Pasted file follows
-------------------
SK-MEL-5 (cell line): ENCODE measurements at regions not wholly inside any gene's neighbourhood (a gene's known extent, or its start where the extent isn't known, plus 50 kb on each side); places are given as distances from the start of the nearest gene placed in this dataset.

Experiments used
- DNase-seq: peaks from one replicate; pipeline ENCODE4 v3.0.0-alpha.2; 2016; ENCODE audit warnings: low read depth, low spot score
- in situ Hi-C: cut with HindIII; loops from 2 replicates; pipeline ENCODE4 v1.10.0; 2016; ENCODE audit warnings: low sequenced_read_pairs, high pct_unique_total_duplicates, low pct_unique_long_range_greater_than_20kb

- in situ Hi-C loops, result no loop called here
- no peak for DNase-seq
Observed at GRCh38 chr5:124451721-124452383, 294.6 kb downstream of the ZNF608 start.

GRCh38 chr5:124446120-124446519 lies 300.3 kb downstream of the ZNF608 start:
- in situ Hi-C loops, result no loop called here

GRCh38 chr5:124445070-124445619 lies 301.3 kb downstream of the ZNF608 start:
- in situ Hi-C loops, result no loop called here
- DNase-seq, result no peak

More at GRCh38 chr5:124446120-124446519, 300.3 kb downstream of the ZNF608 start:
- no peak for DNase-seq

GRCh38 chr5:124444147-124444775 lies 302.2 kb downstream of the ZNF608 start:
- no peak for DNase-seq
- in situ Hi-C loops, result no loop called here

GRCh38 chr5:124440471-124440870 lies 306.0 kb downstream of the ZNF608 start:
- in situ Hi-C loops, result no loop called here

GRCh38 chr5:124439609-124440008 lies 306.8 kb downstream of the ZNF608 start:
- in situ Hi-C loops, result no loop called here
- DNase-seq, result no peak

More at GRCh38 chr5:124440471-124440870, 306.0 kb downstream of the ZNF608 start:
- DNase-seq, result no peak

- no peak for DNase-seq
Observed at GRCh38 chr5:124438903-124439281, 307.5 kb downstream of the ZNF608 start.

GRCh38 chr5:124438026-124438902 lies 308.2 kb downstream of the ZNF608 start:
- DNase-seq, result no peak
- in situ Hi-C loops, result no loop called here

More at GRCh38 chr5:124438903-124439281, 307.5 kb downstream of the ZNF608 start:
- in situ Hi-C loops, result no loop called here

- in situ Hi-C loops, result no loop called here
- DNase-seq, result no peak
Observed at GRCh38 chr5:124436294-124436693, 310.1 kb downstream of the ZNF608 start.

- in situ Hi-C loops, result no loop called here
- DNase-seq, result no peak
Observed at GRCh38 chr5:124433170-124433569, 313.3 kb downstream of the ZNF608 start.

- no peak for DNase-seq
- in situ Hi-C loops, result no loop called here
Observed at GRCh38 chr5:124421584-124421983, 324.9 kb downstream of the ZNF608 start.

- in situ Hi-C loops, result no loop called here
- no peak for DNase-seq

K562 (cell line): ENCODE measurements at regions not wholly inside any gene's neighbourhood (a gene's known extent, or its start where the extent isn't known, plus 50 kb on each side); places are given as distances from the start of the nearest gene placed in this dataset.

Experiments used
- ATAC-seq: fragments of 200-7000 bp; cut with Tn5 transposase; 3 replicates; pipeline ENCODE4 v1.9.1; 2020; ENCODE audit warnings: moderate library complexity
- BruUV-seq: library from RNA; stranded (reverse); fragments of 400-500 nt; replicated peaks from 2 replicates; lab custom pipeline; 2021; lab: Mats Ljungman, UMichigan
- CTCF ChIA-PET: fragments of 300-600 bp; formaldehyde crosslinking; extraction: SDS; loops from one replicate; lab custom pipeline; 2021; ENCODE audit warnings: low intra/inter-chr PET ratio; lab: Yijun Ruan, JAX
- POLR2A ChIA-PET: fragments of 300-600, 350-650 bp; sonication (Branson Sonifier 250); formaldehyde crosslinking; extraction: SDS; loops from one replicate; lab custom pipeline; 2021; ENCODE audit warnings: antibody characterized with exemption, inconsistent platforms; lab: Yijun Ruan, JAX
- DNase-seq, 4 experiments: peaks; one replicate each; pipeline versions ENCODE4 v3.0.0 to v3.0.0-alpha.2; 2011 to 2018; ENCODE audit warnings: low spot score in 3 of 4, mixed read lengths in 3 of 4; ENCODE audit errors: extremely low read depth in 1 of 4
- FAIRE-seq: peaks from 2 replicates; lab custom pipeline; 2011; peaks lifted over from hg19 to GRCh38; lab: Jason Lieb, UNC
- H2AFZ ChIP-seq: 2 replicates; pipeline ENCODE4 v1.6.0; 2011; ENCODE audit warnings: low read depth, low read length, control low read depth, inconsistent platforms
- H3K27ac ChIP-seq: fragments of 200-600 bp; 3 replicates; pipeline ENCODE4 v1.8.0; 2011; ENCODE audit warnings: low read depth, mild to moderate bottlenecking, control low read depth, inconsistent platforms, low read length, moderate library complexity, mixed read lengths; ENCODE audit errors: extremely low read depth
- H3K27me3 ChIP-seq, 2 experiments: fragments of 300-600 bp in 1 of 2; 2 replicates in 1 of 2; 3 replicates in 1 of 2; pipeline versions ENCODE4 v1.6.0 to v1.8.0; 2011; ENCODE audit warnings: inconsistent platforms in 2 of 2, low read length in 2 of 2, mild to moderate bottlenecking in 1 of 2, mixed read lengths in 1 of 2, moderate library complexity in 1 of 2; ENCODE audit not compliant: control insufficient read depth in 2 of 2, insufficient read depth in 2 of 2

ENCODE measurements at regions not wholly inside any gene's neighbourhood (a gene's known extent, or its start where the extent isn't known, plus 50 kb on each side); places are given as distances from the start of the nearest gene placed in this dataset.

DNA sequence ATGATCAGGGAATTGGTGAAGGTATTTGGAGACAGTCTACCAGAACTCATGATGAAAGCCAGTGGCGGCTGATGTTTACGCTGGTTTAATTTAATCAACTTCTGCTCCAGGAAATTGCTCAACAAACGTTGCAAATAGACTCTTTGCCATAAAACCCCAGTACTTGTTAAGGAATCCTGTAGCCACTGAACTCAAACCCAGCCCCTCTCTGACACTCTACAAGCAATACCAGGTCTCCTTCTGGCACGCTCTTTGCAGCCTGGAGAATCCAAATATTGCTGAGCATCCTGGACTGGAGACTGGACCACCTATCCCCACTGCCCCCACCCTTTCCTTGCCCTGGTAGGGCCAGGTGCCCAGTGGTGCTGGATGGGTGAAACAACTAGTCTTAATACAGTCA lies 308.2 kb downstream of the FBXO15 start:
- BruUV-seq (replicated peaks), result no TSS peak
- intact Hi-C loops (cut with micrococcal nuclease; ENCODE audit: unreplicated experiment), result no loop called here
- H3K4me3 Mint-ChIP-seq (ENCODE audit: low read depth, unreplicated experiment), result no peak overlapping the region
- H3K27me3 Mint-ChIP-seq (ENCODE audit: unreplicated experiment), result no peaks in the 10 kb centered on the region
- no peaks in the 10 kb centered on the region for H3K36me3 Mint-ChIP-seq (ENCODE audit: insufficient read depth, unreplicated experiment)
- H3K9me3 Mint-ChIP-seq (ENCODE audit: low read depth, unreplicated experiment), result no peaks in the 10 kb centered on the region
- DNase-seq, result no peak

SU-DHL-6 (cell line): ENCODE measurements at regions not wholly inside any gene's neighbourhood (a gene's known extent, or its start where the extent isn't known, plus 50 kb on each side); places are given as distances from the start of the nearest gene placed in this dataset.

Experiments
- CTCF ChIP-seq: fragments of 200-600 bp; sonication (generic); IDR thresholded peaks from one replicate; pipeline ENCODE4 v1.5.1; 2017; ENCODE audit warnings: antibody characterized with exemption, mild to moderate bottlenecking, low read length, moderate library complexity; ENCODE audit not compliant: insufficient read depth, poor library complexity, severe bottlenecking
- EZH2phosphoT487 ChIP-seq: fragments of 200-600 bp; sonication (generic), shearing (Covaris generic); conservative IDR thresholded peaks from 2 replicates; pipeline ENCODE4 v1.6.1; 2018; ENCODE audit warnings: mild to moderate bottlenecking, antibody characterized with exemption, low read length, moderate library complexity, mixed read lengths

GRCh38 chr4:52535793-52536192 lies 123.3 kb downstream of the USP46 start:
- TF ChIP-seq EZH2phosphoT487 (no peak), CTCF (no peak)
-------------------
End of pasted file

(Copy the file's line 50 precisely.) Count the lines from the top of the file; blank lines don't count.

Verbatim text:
- FAIRE-seq: peaks from 2 replicates; lab custom pipeline; 2011; peaks lifted over from hg19 to GRCh38; lab: Jason Lieb, UNC